I’ve always been fascinated by different people’s opinions and approaches, whether in their personal or professional lives. In a work environment, this applies all the way from task management and efficiency, to navigating the intricacies of company politics, and managing entire departments effectively.
Recently, I’ve noticed more and more attributes in entrepreneurs that could be beneficial to corporate employees. Many senior managers and directors exhibit entrepreneurial attributes, and have found a way to apply them in a corporate environment.
These attributes include:
Self-sufficiency: All successful entrepreneurs have the ability to be self-sufficient, while knowing how and when to deploy resources. This is driven by their understanding that other people will never be as invested in a project as the owner. Removing expectations helps them manage projects and relationships more effectively. They also appreciate that they must give away value in return for greater commitment and ownership.
Challenge: I challenge anyone in a corporate environment to offer part of their bonus to other team members to help them achieve their objectives.
Problem solving: Regardless of how much planning we do, problems will always arise in business environments. Entrepreneurs think outside the box more often, with fewer mental restrictions. Asking others how to tackle difficult problems helps to fast track the solutions. Corporate challenges can, and should, be thought of in the same way. It’s very liberating. Insular or restricted thinking within a team can kill initiative, and lead to a lot of frustration.
Challenge: I challenge corporate employees to ask questions about a problem they’re facing to someone and debate the options with another before they engage with their line manager.
Managing stakeholders: Entrepreneurs all have investors in some shape or form. It’s a very real existence of managing the money of someone you’ve sat down with and looked in the eye. Company employees may have a disconnect with shareholders, but do well when treating their stakeholders with a similar mindset. Take ownership of problems, keep the group informed of successes and challenges, and consult on important decisions. Manage company money as if it was your own and you will likely get more from it.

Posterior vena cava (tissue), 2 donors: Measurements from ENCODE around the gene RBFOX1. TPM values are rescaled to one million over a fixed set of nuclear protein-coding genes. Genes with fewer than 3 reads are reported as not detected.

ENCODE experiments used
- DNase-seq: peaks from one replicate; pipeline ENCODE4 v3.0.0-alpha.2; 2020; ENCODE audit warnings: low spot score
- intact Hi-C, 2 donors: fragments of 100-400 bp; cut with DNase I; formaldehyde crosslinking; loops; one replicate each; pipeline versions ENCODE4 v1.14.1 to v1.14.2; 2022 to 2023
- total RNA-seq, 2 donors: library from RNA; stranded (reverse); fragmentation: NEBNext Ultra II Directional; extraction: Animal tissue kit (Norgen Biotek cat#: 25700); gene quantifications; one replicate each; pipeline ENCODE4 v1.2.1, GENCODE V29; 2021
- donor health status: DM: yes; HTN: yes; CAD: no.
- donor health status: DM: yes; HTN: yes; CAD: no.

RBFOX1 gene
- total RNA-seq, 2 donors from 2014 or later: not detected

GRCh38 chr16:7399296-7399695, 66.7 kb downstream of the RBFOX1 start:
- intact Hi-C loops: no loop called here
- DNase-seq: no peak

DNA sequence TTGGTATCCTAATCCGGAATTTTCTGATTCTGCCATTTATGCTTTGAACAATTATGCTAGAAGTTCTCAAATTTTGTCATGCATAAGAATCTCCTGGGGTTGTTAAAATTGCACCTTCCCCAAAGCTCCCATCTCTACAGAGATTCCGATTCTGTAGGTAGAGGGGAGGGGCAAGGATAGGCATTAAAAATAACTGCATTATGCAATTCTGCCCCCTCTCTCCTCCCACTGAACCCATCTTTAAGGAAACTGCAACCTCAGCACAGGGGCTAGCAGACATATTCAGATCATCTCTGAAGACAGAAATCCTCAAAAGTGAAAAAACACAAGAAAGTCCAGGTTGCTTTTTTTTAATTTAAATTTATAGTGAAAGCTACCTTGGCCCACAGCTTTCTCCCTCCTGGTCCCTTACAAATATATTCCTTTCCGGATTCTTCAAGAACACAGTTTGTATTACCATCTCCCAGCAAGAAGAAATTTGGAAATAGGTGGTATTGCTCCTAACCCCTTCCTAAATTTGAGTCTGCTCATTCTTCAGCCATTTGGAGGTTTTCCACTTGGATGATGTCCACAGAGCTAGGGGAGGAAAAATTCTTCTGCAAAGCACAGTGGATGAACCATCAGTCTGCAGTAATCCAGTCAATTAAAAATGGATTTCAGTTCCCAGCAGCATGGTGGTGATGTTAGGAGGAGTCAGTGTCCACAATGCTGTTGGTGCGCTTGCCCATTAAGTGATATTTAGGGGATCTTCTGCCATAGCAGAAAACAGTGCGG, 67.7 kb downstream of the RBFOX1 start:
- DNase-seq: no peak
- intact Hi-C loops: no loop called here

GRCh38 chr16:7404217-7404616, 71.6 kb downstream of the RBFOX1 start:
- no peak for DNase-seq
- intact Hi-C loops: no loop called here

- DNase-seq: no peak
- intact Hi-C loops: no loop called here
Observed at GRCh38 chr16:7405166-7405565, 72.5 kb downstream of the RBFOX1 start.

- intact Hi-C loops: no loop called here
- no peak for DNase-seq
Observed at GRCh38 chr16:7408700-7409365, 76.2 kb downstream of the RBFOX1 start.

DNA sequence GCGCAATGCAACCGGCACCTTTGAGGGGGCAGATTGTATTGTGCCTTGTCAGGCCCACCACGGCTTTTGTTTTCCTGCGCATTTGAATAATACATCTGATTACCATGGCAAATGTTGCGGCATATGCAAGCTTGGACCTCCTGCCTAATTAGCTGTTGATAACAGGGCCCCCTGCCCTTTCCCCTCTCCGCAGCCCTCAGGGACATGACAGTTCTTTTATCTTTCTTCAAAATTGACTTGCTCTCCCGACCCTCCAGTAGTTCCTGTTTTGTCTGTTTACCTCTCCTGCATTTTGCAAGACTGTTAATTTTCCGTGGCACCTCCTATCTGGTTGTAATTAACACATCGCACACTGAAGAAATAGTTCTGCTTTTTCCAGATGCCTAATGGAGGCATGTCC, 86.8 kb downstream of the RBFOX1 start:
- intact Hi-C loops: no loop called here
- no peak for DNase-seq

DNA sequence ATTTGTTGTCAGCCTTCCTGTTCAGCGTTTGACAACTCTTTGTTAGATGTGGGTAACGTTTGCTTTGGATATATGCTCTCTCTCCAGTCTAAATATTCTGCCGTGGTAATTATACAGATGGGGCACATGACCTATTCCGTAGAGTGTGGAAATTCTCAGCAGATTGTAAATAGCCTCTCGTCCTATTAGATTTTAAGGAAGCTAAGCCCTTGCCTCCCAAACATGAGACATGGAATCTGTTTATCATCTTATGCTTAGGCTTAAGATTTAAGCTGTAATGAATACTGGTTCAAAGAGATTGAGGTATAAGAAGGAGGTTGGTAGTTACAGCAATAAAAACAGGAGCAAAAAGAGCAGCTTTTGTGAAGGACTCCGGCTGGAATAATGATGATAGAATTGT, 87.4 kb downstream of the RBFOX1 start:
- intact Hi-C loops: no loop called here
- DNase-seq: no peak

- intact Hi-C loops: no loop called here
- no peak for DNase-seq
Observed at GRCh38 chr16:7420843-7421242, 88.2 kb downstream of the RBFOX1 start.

Challenge: I challenge company teams to manage themselves at a profit and loss level, and consider all aspects, including salaries and expenses, to promote creative thinking in this space.
Take away messages –
1. Take ownership, and have lower expectations of team members
2. Separate yourself from challenges, ask questions, and think openly about solutions
3. Manage stakeholders as though they are investors in you and your team
I don’t mean to over simplify or stereotype entrepreneurs, but I hope this helps identify key attributes and how they can be applied in a different environment to benefit and create more commercially minded and effective leaders.
As an entrepreneur, employee, and mentor, I’m fascinated by personal development and helping people achieve their personal and professional objectives. I post related content regularly, so please follow The UnExtraordinaries to receive updates. If you enjoyed this article, consider giving it a Like or sharing it, to help it reach a wider audience. If you want to get in touch, feel free to contact me here or on LinkedIn.
Have a great day!